First Steps With IntelliJ 7.0

I spent the whole day using IntelliJ 7.0 and so far I am very pleased with the update. Three major improvements are making my life much easier. First, the IDE seems faster and more responsive on some operations (on a project containing tens of thousands of files). Then the debugger offers a better layout and all the issues I had with it in IntelliJ 6.0 seem to be gone. Finally, the Perforce integration is finally on par with the rest of the IDE. Annoying bugs are gone and useful new features are available.

Thanks a lot to JetBrains for this very nice upgrade!

12 Responses to “First Steps With IntelliJ 7.0”

  1. The new debugger layout turned out to be very questionable — 50/50 people either like it or want the old layout back.

    If you have ideas how to make it even better — please drop a line.

  2. Romain Guy says:

    I would have to think more about it but I can understand how on smaller screens the new layout can be hard to use. I tried it yesterday on a 15″ MacBook Pro and it was way too small. But on the MacPro’s 30″ screen I just love it :)

  3. Wolf Paulus says:

    Did you use IntelliJ 7.0.1 on a Mac? I have tried it on OSX 10.5 and switched back to IntelliJ 6.0.6 after just a couple hours. I found it extremely buggy and much slower. Given that 10.5 is pretty new and the included Java version also seems to have a couple major swing implementation changes, I cannot blame Jetbrains .. hopefully there will be another update made available soon.

  4. Romain Guy says:

    I use 3 Mac machines, 2 on Tiger, 1 on Leopard. I’ve used IntelliJ 7 extensively on the 2 Tiger machines and quickly on Leopard but I haven’t seen any problem yet.

  5. Kees says:

    >(on a project containing tens of thousands of files)


  6. Brandon says:

    How does it compare with NetBeans?

  7. Naiden says:

    NetBeans is ugly, ugly fonts bad shortcuts strange italic texts VERY VERY SLOW JSP editor.
    i wonder more how it compear to Eclipse 3.3.1 + WTP

  8. Romain Guy says:

    Thanks for this very useful comment Naiden…

  9. Anton says:

    Could you give some example application using intellij idea.
    please send to my email address.
    thank you

  10. Thierry says:

    I transitionned from old intellij IDEA 5 to 7 [because I have add issues with 6 in terms of performance .. with my 2 years old machine].
    Just like you I did finf version 7.01 is very responsive. quite quick. I am also very please to have made the transition.

    Ok, I have a new machine under Vista, so it did ease the performance level from my old machine.
    But still no dought about this : 7 is a very well tested version.


  11. Tarek says:

    By James Gosling
    The NetBeans IDE has really come a long way in the last few years. Since the first book was written, NetBeans has progressed from a tool with promise (from a small, young company in the Czech Republic) to one of the market leaders in the open source IDE tools space. It’s been like watching a child grow and mature over the years and blossom in ways you could have never predicted.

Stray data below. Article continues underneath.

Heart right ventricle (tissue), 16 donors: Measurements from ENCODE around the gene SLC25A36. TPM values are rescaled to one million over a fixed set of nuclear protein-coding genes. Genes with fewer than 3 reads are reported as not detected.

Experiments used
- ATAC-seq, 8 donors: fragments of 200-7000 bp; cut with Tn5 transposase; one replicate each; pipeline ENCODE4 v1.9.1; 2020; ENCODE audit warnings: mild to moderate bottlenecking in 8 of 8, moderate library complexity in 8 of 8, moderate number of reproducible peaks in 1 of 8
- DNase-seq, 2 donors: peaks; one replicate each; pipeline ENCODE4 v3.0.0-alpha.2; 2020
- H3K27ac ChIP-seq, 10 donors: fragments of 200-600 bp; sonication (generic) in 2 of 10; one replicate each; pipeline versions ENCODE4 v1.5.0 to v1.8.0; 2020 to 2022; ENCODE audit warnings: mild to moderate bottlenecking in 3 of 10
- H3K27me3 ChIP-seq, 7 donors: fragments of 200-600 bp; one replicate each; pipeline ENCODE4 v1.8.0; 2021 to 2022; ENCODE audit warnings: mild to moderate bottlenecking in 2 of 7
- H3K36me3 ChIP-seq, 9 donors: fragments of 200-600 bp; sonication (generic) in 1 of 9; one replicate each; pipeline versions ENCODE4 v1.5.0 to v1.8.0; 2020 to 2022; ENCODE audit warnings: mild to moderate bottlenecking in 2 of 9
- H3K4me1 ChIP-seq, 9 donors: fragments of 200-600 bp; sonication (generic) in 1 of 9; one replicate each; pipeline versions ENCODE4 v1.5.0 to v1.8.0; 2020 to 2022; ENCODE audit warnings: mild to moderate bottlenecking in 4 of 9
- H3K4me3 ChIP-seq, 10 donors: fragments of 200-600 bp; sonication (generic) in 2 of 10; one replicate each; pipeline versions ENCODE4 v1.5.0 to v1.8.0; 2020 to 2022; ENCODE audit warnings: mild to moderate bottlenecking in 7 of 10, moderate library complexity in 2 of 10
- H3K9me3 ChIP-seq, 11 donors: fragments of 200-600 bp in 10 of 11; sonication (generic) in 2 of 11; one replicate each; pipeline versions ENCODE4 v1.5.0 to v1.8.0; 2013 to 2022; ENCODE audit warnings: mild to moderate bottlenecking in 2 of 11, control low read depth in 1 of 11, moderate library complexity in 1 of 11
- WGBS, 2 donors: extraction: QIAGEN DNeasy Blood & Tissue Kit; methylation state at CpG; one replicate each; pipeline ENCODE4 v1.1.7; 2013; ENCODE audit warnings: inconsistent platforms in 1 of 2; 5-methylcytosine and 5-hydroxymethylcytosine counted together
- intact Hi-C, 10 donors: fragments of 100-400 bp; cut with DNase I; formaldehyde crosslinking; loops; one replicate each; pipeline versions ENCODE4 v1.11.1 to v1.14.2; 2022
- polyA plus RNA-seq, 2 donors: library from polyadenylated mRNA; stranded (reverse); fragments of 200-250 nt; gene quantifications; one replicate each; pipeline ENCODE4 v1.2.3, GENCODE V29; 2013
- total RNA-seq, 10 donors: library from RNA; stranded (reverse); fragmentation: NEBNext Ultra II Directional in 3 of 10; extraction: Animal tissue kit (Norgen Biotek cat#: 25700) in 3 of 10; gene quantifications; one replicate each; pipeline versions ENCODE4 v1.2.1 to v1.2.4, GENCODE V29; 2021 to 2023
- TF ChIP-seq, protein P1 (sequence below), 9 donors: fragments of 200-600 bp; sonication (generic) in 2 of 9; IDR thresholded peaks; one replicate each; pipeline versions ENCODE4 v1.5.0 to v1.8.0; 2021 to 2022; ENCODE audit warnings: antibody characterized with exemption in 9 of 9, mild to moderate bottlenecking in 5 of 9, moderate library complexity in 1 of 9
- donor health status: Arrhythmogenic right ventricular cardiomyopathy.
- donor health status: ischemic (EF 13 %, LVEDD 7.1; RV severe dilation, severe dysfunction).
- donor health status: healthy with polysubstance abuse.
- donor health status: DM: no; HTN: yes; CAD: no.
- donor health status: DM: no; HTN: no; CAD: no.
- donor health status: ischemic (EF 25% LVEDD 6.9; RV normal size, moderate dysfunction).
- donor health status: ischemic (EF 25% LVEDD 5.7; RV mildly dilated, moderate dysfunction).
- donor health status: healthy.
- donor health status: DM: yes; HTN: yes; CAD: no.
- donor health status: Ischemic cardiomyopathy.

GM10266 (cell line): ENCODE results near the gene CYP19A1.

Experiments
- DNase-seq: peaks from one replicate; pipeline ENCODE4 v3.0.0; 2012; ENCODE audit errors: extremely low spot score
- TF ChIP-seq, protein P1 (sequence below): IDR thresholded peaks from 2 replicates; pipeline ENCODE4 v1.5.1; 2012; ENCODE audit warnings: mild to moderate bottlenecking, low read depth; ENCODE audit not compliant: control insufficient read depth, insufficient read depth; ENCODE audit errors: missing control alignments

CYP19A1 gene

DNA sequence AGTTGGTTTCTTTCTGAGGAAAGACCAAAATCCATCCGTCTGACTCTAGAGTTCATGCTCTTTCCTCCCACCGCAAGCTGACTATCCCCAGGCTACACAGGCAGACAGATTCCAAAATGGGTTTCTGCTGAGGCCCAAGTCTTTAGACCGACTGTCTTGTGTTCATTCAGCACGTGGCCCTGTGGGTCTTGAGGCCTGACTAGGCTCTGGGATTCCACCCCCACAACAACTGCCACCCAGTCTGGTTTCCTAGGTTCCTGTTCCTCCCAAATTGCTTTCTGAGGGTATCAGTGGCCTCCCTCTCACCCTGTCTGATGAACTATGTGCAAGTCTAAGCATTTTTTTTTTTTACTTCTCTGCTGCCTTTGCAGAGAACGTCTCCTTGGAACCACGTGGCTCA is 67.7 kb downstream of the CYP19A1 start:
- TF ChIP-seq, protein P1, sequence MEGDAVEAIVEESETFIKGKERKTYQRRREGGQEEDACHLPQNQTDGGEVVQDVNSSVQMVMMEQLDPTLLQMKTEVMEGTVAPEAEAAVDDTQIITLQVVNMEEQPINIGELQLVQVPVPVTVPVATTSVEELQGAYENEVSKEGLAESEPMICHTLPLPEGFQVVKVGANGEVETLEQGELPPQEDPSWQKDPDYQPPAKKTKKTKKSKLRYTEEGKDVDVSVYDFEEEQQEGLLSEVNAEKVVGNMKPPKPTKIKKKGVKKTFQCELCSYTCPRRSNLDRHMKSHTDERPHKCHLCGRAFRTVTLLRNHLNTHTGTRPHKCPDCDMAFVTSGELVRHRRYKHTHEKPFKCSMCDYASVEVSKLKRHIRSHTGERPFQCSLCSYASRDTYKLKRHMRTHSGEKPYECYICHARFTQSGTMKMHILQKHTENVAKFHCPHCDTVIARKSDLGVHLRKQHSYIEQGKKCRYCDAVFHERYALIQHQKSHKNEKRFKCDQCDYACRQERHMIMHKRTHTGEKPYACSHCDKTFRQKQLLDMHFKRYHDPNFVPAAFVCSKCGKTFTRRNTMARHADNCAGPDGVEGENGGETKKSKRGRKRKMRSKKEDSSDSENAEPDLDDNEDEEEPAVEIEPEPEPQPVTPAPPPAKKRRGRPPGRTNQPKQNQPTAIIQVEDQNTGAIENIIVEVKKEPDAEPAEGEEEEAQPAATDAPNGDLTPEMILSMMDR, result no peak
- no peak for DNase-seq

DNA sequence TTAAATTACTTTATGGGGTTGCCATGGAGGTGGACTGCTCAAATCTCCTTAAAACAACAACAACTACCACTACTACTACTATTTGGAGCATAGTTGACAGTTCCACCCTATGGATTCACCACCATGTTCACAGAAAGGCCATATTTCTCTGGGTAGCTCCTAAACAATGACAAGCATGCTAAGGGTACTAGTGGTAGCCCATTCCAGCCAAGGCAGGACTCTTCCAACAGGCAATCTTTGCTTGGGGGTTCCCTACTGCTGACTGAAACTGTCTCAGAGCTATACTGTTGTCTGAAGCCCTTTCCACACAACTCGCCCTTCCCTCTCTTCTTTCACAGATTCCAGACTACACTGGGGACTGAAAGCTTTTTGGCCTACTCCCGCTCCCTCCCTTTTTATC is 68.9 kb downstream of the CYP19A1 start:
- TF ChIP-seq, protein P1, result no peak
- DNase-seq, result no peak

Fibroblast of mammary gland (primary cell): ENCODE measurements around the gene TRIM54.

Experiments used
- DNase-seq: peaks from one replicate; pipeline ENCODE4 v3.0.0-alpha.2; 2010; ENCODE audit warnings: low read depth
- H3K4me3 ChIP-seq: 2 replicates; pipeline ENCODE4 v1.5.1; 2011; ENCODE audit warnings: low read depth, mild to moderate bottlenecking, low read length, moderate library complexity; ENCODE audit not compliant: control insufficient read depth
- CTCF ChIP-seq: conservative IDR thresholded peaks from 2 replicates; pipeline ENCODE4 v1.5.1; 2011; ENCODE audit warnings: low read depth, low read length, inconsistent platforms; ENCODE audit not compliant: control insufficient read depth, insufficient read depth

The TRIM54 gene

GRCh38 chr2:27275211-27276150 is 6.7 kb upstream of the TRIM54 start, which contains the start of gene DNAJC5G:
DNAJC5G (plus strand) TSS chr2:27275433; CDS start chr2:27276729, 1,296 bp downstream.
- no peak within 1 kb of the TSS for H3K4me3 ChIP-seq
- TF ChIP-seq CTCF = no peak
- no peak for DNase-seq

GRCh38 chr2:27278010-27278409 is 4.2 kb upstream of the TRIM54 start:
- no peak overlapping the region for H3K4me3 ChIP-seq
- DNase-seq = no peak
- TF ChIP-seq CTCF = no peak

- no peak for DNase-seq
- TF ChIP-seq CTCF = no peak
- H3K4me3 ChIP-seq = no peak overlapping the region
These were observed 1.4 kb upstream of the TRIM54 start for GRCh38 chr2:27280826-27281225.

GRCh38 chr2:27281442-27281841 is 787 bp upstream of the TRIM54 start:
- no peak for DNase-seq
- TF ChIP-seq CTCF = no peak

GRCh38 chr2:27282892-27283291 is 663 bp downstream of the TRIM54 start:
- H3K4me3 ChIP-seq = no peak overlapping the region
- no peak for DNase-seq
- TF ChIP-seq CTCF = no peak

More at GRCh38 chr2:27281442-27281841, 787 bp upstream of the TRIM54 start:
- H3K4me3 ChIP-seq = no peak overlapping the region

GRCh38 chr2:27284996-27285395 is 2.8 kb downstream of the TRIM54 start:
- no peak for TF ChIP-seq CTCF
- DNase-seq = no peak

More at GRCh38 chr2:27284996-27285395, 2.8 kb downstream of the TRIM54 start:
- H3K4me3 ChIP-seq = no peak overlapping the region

It’s a bit like watching Java grow. At first it was a language for the Internet and browsers. It was so versatile, people started using it in many ways. It developed into a great language for writing multitier applications. And then with J2EE, it created a whole new ecosystem of enterprise applications. Later, J2ME conquered the phone and mobility market.

    NetBeans has been through a similar, multifaceted growth. With NetBeans IDE 4.1, one tool can manage the range of Java development. The IDE now adds J2EE EJB and web services development to the rich suite of development capabilities that service J2SE and J2ME.

    I use NetBeans for all my Java development. The exciting new language features in J2SE 5.0 are fun to use and easy to develop with. One of the things that’s nice for me personally is that with each release, once I download it, it is ready to go. I don’t have go on a treasure hunt and assemble a particular set of plug-ins for me to begin development—as soon as I install NetBeans, I’m ready to start coding.

    The PR people at Sun like to call me “the Father of Java.” Given that, NetBeans must be my first techno-grandchild. Enjoy all that NetBeans IDE 4.1 provides and the worlds it opens for you. Happy programming.

    James Gosling
    May 2005

  12. George says:

    I agree with your review. I’ve been a long time license holder but only recently, in the last year, have I been able to use IDEA as my main IDE.

    Important things for me:
    1) Maven integration is very slick
    2) Groovy plugin is really nice
    3) Really good analysis and re-factoring tools

    I use OS X (leopard) and at first IDEA 7 was buggy. That is mostly resolved now except for a weird quirk when using Leopard’s spaces. I blogged about it and a good workaround here: